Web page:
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A regional public media collaboration serving the Rocky Mountain States of Colorado, Idaho, Nevada, New Mexico, Utah and Wyoming.

Mountain West Presidential Candidates Struggle With Name Recognition, Polling

Photo of Gov. Steve Bullock.
Gov. Steve Bullock via Facebook
Gov. Steve Bullock, D-Mont., center, suspended his presidential campaign on Dec. 2.

Another one bites the dust. 

Gov. Steve Bullock, D-Mont., is the latest candidate from the Mountain West to drop out of the 2020 presidential race.

“While there were many obstacles we could not have anticipated when entering into this race, it has become clear that in this moment, I won’t be able to break through to the top tier of this still-crowded field of candidates,” he said in a statement announcing the suspension of his campaign.

Former governor John Hickenlooper, D-Colo., dropped out in August. Sen. Michael Bennett, D-Colo., is still hanging on but is currently polling at zero. 

All three men touted their cross-party appeal in a region that leans conservative. Bullock, for example, was elected governor in a state that voted for President Donald Trump by 20 points. But in a crowded Democratic field, they struggled with national name recognition and financial support.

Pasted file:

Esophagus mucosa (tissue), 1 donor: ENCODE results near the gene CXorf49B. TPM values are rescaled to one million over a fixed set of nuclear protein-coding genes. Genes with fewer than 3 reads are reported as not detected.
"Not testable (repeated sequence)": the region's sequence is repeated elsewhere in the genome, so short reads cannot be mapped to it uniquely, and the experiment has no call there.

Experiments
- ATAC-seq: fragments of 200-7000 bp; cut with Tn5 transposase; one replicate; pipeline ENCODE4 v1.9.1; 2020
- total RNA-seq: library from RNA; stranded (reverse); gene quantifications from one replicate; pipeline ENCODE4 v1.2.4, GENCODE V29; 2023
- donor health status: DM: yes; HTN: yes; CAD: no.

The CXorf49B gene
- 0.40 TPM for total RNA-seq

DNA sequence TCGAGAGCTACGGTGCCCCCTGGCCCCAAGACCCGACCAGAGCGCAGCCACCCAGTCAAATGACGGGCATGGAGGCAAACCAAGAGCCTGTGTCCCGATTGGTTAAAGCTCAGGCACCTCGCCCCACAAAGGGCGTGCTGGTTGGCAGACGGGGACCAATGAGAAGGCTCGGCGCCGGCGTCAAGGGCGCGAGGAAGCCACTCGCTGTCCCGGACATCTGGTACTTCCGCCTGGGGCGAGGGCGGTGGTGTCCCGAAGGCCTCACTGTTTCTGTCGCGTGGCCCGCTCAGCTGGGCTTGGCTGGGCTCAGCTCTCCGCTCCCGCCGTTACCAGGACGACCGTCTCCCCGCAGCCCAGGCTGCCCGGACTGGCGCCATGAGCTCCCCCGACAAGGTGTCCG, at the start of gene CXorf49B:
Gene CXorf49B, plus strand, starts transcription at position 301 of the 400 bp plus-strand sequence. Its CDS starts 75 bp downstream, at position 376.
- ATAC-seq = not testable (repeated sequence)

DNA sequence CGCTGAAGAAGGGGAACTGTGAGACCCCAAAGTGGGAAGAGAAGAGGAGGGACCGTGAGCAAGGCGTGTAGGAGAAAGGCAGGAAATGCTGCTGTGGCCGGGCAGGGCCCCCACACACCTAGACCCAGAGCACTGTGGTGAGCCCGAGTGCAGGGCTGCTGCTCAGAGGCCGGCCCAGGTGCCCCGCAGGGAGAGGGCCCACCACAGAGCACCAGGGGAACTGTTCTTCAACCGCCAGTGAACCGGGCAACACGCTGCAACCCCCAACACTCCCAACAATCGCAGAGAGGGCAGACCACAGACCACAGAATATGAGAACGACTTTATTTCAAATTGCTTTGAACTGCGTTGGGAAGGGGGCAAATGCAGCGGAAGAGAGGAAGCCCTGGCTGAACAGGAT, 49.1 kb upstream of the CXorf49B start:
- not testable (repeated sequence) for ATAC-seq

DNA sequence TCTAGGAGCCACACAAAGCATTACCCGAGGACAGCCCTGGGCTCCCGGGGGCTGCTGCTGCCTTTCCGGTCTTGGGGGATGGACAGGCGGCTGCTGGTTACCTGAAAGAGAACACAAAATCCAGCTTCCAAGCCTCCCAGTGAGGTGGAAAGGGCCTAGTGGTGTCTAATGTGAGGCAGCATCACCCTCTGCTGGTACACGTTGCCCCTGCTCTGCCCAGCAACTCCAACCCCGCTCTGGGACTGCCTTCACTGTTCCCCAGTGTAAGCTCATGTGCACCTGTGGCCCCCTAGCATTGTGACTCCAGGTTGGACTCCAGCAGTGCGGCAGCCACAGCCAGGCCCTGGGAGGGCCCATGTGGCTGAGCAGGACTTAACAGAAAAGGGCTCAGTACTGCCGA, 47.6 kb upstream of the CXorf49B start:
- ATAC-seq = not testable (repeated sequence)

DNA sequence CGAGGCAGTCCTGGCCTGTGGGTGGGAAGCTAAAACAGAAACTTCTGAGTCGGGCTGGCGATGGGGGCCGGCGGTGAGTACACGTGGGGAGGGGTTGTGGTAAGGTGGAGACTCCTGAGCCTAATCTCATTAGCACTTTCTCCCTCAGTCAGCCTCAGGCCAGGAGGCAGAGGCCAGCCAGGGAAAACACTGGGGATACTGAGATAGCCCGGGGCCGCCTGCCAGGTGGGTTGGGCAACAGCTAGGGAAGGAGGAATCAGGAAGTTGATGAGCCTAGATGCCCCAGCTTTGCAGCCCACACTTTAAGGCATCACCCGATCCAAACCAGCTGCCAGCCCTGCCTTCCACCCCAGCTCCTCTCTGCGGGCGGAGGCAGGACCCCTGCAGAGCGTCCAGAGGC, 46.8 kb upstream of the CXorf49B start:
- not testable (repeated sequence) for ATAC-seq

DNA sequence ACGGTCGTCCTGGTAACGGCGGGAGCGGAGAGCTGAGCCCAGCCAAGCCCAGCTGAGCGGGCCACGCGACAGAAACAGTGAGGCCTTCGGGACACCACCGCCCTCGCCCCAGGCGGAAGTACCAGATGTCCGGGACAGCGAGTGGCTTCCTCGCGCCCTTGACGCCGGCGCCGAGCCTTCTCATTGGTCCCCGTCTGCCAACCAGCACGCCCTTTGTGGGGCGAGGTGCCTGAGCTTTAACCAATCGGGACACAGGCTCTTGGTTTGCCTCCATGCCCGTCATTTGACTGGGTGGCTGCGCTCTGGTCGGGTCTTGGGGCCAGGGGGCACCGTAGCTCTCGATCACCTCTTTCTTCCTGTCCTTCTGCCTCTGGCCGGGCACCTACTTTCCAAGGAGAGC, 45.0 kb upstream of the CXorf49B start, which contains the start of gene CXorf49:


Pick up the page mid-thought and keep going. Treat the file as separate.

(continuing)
“They really need national appeal in order to garner donations and support,” said Juliet Carlisle, associate professor of political science at the University of Utah. 

Carlisle said other, more popular politicians have a better shot at the moderate mantle, including Pete Buttigieg and Joe Biden. 

“In terms of moderate candidates, Biden is arguably the most well-known, recognizable moderate in the field,” she said. 

There are now 16 Democratic candidates vying for their party’s nomination.

This story was produced by the Mountain West News Bureau, a collaboration between Wyoming Public Media, Boise State Public Radio in Idaho, KUER in Salt Lake City, KUNR in Nevada, the O’Connor Center For the Rocky Mountain West in Montana, and KRCC and KUNC in Colorado.

Nate Hegyi is the Utah reporter for the Mountain West News Bureau, based at KUER. He covers federal land management agencies, indigenous issues, and the environment. Before arriving in Salt Lake City, Nate worked at Yellowstone Public Radio, Montana Public Radio, and was an intern with NPR's Morning Edition. He received a master's in journalism from the University of Montana.
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